Wi-Fi researchMarket research from Ubiquiti Networks sees a strong, perceived link between mobile WiFi Internet access and productivity: while 48% of respondents in a recent survey graded WiFi availability and performance in their hometown a ‘B’, 70% said their productivity suffers when WiFi isn’t readily accessible in the workplace.

Fifty-two percent of respondents to Ubiquiti’s latest “State of WiFi Report” said that work-essential apps often can’t be used due to poor WiFi availability or reliability in the workplace. Seventy-one percent agreed that they would use more demanding applications, such as video and chat, if higher performance WiFi was more widely available.

Forty-four percent of the 84% who reported WiFi was available at work gave their employers a ‘B’ grade for its general availability and performance.


“WiFi has become a must-have capability for mobile workers—it’s impacting revenue and worker productivity for businesses of all types and sizes,” Ubiquiti’s chief marketing officer David Hsieh commented in a press release. “Increasingly powerful mobile device capabilities mean user needs are outpacing existing networks in terms of accessibility, dependability and performance.”

Key takeaways of the report include:

  • 80% of users say WiFi availability and quality in their city is a B or worse. The five lowest rated cities are: Denver, Sacramento, Philadelphia, Boston and Phoenix.
  • 70% of mobile workers say WiFi availability and quality negatively impact their productivity.
  • 78% of mobile workers say WiFi influences which hotels, restaurants and other businesses they choose.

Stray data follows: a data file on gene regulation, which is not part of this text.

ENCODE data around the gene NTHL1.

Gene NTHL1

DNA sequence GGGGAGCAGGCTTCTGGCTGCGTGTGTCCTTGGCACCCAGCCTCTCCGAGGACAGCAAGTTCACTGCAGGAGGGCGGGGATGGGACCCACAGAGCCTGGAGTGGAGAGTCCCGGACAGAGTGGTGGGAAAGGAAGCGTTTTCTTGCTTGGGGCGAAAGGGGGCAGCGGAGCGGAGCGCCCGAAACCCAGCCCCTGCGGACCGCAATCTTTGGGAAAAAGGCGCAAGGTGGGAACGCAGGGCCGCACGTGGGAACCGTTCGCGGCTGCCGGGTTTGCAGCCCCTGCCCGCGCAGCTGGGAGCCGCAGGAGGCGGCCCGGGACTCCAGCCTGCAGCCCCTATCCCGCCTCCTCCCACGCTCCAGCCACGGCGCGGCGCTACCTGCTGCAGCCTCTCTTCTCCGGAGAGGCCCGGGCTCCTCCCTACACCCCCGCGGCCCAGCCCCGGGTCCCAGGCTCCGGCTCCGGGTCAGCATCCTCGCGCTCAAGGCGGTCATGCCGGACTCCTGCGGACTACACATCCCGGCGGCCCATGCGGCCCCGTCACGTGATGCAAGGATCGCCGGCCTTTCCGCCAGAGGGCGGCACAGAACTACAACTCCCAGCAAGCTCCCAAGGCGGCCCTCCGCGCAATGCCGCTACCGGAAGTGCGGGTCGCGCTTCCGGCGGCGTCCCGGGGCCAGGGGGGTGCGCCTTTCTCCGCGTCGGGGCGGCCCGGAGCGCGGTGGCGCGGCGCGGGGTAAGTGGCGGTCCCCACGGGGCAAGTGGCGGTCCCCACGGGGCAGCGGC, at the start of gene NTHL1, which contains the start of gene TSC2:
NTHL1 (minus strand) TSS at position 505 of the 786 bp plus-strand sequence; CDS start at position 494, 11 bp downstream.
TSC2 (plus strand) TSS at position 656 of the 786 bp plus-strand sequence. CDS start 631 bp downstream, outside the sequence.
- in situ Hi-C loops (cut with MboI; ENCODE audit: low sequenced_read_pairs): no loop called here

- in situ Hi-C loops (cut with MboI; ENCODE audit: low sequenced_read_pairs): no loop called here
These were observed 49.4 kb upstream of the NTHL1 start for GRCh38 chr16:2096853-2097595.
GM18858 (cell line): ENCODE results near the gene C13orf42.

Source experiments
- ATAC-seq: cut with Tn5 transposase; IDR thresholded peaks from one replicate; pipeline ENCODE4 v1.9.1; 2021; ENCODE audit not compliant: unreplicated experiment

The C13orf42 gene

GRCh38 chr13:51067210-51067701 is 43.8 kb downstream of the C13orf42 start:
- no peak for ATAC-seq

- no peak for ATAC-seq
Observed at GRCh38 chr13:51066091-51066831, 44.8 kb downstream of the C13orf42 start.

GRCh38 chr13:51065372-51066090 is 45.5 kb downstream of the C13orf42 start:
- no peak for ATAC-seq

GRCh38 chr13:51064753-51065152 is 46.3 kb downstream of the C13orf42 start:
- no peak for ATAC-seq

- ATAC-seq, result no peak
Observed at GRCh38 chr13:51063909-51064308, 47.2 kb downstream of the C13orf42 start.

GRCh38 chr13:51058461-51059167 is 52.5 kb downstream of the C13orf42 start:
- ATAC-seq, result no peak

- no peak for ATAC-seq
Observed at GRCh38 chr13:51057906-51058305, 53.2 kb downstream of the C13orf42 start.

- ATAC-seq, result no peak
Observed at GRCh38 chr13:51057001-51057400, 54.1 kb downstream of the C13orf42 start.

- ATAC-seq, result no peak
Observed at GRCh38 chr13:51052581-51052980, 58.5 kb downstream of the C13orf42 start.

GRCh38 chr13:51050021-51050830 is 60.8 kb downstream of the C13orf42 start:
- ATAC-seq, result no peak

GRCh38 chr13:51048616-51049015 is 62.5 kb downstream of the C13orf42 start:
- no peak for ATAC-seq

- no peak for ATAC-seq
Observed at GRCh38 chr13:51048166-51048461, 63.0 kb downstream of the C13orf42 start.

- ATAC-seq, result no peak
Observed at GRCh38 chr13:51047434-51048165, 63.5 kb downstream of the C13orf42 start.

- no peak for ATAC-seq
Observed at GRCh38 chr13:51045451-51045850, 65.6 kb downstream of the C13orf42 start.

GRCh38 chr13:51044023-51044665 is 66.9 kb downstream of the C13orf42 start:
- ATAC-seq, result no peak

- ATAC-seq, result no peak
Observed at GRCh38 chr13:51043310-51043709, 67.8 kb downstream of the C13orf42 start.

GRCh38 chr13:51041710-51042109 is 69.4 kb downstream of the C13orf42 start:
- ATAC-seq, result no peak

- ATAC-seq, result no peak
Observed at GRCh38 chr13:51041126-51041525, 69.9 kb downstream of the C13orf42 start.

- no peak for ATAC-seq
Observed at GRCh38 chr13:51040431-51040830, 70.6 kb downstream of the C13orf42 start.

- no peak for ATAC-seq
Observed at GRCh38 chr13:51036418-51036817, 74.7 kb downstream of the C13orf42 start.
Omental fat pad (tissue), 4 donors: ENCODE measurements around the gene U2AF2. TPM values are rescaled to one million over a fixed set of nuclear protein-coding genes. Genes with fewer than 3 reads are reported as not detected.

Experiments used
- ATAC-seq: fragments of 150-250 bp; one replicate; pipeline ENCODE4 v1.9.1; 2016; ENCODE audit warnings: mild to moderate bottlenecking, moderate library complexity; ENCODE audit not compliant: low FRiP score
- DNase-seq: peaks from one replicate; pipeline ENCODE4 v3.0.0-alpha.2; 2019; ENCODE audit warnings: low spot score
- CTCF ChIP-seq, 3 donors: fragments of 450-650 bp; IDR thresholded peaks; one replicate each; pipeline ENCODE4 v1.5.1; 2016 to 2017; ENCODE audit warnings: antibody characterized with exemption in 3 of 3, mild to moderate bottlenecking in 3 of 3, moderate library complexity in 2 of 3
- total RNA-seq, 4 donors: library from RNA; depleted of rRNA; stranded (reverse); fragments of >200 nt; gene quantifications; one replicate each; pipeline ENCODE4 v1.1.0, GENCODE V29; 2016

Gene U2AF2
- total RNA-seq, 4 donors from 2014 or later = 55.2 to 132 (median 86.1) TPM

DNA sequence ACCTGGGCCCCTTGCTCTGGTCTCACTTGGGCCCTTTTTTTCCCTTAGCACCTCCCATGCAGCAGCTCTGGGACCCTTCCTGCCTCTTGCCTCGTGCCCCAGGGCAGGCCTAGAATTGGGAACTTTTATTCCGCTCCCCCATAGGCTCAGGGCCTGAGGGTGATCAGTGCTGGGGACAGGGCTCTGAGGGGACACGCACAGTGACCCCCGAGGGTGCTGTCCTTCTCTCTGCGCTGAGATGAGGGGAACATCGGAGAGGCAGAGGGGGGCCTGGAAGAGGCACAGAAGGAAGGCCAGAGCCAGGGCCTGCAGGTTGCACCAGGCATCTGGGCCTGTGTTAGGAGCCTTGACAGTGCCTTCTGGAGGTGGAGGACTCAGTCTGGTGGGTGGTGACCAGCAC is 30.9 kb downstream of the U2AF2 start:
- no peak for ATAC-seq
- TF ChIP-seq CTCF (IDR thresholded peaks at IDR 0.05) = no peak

• 24% of mobile workers say WiFi quality is getting worse, while 71% would take advantage of better WiFi by using more demanding applications like video chat.

Based on survey results, Ubiquiti also produced a report card for WiFi availability and performance across a range of U.S. cities. Ranking highest in order of satisfaction were:

  • Minneapolis
  • Los Angeles and Detroit
  • San Francisco
  • Seattle
  • New York, Washington D.C., Houston and Orlando

Ranking lowest in order were:

  • Sacramento, Denver, Boston and Philadelphia
  • Cleveland
  • Dallas and Chicago
  • Tampa
  • Atlanta

On the work place side, advertising/PR, agriculture, insurance, telecommunications and technology scored the highest marks. Transportation, government, automotive, retail and food services scored the lowest.

Moreover, 79% of working professionals surveyed said availability of high-performance WiFi often influences their choice of hotels, restaurants and businesses. Hotels, at 32%, were cited as most in need of improvement followed by restaurants and coffeehouses (19%), public and outdoor spaces (18%), and doctors’ offices and hospitals (10%).

In contrast, 5% or less of respondents saw the need for more and better WiFi in planes, trains, airports, malls and shops, schools, convention centers and stadiums.

Examining WiFi complaints, 28% of users said unreliable signals were the most frustrating; 23% said lack of availability; 19% were most worried about security; and 65% felt WiFi just isn’t fast enough. Furthermore, 24% of mobile professionals felt WiFi is getting worse at meeting their growing needs, according to Ubiquiti.

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